“It was like the staff was having a party and we just happened to get invited.”
It was a comment from a customer on social media, as relayed by Steamworks’ co-founders Kris Oyler and Brian McEachron.
With the venerable Durango brewpub celebrating 20 years in business last week, it might be the biggest intangible for why Steamworks seemingly always has lines out the door two decades after it opened.
Everything I like about being at Steamworks could always be relayed in concrete terms: The exposed rafters, the fish-tank brew operation, the wiiiiiide horseshoe bar. And the eclectic menu: I love sitting at the bar and a first-timer or outta-towner looks at the expansive menu and asks “What’s good here?” never expecting the 20-minute treatise that covers each section but always ends with my choreographed dance inspired by the smoky French dip.
All of these things contribute to the elusive “atmosphere,” but it’s the staff that puts the exclamation on it, from those off-duty congregating at the end of the bar, to the bussers and runners happily fetching Whatever, to the heartwarming attentiveness and cheerfulness of the bartenders. It’s the first place I ever saw (1) a bartender get a $100 tip and (2) a bartender emphatically refuse a $100 tip, only to (3) be convinced to accept a $100 tip. Talk about a party.
But that’s exactly the kind of place Oyler and McEachron envisioned, that accurate if admittedly overused reference of a “Cheers” atmosphere, where people pop in after work and talk issues over pints and where people know your name. (Steamworks wasn’t the first place a bartender knew my name, but it was the first place six bartenders knew it.)
More pointedly, the two wanted to create a working class brewpub. “We knew that this place – Durango – had a soul. It wasn’t an Aspen. It wasn’t a T-Ride,” McEachron said.
Growing up in the working-class town of Greeley with a family in the restaurant business laid the groundwork for Oyler, who was passing through town in 1994 and fell in love. By September 1996, now reacquainted with McEachron, the two had a business plan, a building and set up shop.
“We had this idea that let’s do something flippin’ cool in this mountain town/ski town/bike town/hike town. Those were the things we loved,” McEachron said. “Make money, have fun, work hard. Be world-class. Those were the initial goals and those still stand today.”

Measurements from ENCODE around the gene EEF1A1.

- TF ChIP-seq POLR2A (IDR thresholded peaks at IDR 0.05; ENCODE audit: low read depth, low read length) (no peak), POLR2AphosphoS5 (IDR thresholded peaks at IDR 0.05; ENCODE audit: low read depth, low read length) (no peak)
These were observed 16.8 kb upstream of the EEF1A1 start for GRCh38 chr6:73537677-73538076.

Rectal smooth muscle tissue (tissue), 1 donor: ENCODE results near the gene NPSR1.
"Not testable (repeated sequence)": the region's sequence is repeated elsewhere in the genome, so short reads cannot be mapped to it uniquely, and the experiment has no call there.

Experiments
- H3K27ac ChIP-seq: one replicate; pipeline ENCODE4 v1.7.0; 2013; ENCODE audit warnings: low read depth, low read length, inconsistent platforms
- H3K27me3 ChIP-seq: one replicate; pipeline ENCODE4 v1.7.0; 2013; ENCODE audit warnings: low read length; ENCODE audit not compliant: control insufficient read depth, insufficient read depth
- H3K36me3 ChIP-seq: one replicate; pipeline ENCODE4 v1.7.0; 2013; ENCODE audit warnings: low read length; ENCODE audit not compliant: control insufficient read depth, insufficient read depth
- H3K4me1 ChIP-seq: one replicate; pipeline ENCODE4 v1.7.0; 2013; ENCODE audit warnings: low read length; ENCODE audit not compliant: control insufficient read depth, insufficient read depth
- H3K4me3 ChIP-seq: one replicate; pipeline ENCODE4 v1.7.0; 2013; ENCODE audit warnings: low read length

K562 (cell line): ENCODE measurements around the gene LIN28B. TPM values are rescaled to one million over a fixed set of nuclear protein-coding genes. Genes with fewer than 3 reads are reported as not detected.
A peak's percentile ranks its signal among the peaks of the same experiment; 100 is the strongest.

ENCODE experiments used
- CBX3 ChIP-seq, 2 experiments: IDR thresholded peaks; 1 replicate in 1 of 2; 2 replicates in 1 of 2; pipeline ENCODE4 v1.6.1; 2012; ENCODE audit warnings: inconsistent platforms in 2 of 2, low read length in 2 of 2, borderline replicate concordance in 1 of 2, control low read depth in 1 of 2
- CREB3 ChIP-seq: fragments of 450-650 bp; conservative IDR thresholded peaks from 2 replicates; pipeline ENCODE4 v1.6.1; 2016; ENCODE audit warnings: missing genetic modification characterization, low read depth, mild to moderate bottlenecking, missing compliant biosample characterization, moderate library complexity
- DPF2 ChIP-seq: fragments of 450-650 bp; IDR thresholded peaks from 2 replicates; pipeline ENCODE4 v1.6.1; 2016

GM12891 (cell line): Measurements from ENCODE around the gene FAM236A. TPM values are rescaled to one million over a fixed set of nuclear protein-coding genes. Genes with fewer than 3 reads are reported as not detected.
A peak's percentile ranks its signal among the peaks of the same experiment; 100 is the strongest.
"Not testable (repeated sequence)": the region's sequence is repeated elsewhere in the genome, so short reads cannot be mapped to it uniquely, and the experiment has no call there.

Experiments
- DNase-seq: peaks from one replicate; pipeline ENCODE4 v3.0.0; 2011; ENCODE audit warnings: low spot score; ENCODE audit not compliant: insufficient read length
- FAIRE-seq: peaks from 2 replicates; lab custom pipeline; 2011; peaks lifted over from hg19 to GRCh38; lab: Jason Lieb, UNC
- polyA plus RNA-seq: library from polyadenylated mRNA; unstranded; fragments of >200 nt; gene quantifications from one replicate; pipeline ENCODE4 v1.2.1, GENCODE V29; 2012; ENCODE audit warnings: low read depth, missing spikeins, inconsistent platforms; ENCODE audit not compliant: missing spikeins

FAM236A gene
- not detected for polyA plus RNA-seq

The two were in their late 20s at the time, Oyler 29 and McEachron 27, living in basements, sleeping in trucks and on cots, doing pilot batches in a garage and maxing out credit cards. “It was a good time to take that risk in our lives, see if we could make something happen” Oyler said.
Twenty years later, now with families of their own, the fact that they’ve evolved into a family-friendly brewpub is one of the biggest surprises for both of them.
“That’s been one of our notches that has kept us rolling hard. You can come in here with your family; your kids can be rolling on the floor hanging out,” McEachron said. “And no ones going to look at you weird. ”
That evolution is even reflected onto the Steamworks staff, whom Oyler and McEachron see as their kids as well. “We want them to (have) a good work environment and not be here until 4 in the morning like we were,” McEachron said.
The business model itself has evolved and matured over the years as well. Initially they wanted to be everything to everybody. They “toyed with breakfast, did lunches, chased late-night business,” McEachron said. “We were a bar, we were a music venue. We’ve had Harley-Davidsons burning out in here … horses riding through in Snowdown.”
The changes they’ve made and policies put in place have worked, from pumping profits back into the business with improvements to the organization and aesthetics of the property to implementing an employee ownership program, which is up to 26 staff taking part, including brewers, chefs, kitchen managers, floor managers, bartenders and waiters.
Highlights over the decades are many, but both McEachron and Oyler recalled early successes. For McEachron, it was when they won the Gold Medal with the Steam Engine Steam at their very first Great American Beer Festival in 1997, beating out standard-bearers like Anchor Steam.
For Oyler, it was their first Memorial Day weekend, Iron Horse weekend, 1997. They’d just weathered the slow season in Durango, having opened the previous September. They were both tending bar that weekend and saw their fledgling business hit $10,000 in revenue for the first time.
“We were back there, we were having fun doing it,” Oyler said. “I knew were going to make it at that point. I knew we were going to survive.”
Steamworks does six times the revenue it was doing in 1997. Oyler said he never imagined Steamworks would be such a pillar of the community.
“Work hard, have fun,” he said. “Coming to work doesn’t have to suck. We’ve always tried to espouse that and it spills over to the customers as well.”
A party, for sure.